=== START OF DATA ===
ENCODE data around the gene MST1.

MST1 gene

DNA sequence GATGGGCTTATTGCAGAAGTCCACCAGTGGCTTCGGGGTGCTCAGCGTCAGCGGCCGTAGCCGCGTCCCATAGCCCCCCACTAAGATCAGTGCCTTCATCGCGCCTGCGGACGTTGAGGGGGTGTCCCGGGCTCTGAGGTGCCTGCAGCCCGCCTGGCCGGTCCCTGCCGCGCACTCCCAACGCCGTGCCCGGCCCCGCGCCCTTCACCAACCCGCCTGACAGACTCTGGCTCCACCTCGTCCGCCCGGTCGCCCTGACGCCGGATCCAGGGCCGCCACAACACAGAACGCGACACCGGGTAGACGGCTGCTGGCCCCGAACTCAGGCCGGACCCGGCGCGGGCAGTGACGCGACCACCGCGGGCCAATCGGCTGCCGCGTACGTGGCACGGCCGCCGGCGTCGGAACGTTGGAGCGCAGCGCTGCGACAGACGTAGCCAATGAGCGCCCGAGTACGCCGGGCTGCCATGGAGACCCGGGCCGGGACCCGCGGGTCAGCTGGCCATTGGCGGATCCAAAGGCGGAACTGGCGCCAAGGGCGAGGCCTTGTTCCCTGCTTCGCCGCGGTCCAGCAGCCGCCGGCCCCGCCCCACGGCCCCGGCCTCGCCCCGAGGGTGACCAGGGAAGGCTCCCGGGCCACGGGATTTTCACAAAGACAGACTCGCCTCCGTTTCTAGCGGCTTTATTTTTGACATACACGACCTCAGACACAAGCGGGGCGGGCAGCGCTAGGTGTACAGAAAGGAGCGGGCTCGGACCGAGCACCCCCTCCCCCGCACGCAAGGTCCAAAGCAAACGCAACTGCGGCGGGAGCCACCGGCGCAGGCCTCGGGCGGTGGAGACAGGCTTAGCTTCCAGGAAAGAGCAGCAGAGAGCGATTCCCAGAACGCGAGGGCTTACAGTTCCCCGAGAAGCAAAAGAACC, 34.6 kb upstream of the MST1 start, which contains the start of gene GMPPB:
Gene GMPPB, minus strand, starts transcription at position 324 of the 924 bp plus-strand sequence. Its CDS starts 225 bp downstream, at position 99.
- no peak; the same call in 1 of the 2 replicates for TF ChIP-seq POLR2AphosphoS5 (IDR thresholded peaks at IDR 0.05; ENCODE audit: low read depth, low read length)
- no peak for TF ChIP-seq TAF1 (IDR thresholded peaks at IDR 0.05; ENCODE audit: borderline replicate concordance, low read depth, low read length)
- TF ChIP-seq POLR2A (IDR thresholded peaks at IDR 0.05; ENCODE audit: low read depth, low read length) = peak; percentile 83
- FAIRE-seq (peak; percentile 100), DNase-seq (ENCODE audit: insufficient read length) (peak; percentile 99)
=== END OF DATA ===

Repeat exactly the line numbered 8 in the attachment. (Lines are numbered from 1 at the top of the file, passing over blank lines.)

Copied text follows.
- FAIRE-seq (peak; percentile 100), DNase-seq (ENCODE audit: insufficient read length) (peak; percentile 99)